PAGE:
Sport AFL A show of force: Record crowd watches Adelaide secure its second AFLW premiership
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A show of force: Record crowd watches Adelaide secure its second AFLW premiership

The Adelaide Oval crowd of 53,034 is believed to be the largest at a standalone women's sport event in Australia. Photo: Getty
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Vanquished Carlton AFLW coach Daniel Harford called it “one of the most significant moments in Australian football history”, and for 53,034 good reasons.

The crowd figure at Adelaide Oval for Sunday’s AFLW grand final – won by Adelaide by 45 points – is believed to be the largest attendance at a stand-alone women’s sports event in Australia.

It topped the AFLW’s benchmark of 41,975 fans from the first game at Perth’s new stadium in 2018, and dwarfed the 1929 mark when 41,000 fans attended an exhibition game at Adelaide Oval between employees from a department store and a pyjama factory.

The show of force was the latest demonstration of the increasing popularity of women’s sport – in Australia and abroad.

Adelaide claims its second AFLW premiership with a dominant win over Carlton. Photo: Getty

Less than a fortnight ago, more than 60,000 fans packed Atletico Madrid’s Wanda Metropolitano stadium to watch Barcelona’s women’s team beat the home side 2-0 for a record attendance at a club football match.

It eclipsed a mark that had stood since Boxing Day in 1920, when 53,000 rocked up to Everton’s Goodison Park to catch a glimpse of Dick Kerr’s Ladies playing St Helen’s Ladies.

Rest assured, the phenomenon isn’t a one-off.

Little more than a week after Madrid, 39,000 fans turned up to enjoy a match between Juventus Women and Fiorentina Women in Italy.

And while it falls short of the 90,185 who watched the 1999 women’s soccer World Cup final between the United States and China at California’s Rose Bowl, there are hopes that record could fall in Melbourne on International Women’s Day next year.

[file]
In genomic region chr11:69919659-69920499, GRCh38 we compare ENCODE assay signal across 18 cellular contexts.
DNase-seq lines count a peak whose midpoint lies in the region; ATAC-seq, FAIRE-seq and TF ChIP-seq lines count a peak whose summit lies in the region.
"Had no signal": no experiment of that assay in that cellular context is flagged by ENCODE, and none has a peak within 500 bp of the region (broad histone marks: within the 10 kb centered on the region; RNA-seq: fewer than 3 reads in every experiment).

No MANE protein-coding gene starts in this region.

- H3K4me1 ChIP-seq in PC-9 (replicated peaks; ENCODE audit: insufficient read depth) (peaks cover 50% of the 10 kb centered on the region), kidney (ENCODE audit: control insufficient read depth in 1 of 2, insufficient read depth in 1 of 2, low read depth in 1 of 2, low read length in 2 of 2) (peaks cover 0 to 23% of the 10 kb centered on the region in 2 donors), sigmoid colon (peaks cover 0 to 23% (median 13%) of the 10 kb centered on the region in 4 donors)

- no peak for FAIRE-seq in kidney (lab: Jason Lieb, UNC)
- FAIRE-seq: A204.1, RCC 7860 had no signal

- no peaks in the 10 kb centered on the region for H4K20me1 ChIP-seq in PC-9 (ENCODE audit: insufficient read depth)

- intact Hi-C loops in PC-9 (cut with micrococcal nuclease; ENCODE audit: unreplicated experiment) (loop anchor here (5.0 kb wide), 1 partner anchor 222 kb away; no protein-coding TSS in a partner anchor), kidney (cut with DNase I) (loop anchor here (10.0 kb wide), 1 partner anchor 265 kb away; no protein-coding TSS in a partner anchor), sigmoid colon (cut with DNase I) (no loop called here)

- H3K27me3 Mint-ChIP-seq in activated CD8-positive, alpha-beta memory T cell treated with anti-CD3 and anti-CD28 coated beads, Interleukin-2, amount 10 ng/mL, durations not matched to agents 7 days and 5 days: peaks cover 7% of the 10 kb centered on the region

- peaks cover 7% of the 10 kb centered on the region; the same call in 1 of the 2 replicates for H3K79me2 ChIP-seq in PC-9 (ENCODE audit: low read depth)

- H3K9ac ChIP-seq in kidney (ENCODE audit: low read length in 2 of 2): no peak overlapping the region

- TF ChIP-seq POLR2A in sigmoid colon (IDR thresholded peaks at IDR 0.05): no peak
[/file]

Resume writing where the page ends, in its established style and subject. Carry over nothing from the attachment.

The Women’s Twenty20 World Cup final will be played at the MCG on March 8, and Australian captain Meg Lanning is already excited by the prospect.

“It’s very exciting to think about … to potentially play in front of over 90,000 people,” Lanning said.

“I think it just shows where the women’s game is at. It’s always evolving and it’s exciting to see where it is in 2020.”

There’s little doubt that the level of play in the AFLW has improved considerably over its three seasons, as the Crows outlined in outclassing Carlton 10.3 (63) to 2.6 (18).

But perhaps Harford is on to something when he speaks of the “real sense of goodwill, development and achievement” among the AFLW competition, or the “welcoming and warm” community that seems worlds away from the ruthless and cut-throat men’s competition.

There is little doubt that giant strides have been made in women’s sport in recent times, and they only reinforce the positive messages emanating from campaigns such as Fearless Girl and This Girl Can.

Unfortunately, though, there is still a long way to go in terms of equal pay and the various competitions being extended, and elevated to somewhere nearing equal coverage in the media.

But there is cause for optimism – as demonstrated in Adelaide when Erin Phillips again stood head and shoulders above the rest to win best afield despite being carted off having suffered an anterior cruciate ligament injury in the third quarter.

Ignoring the pain, the occasion was not lost on the world champion and Olympic silver medal-winning basketballer.

“It’s pretty emotional,” she said.

“It’s an absolute dream come true … to play in front of this crowd, It means so much.”

Together with basketball’s Opals, the World Cup-bound Matildas and the cricket team are probably Australia’s best-performing national teams. So expect the trend of women’s sport earning much-deserved recognition to continue for some time to come. Meanwhile, tennis player Ash Barty the weekend became the top-ranked Australian tennis player after winning the Miami Open and cementing a top-10 world ranking.

It’s the humility and respect espoused by outstanding athletes such as Sam Kerr and Phillips that has helped women’s sport gain such a foothold.

Crows co-captain Chelsea Randall echoed these sentiments when she described Sunday’s turnout as “unbelievable”.

“It [the atmosphere] just shocked,” she said. “Even just doing the lap around the oval, it was pretty surreal, people screaming your name.

“It’s this unbelievable atmosphere that we have created. And I think it’s just going to continue to evolve over time.”

-with AAP

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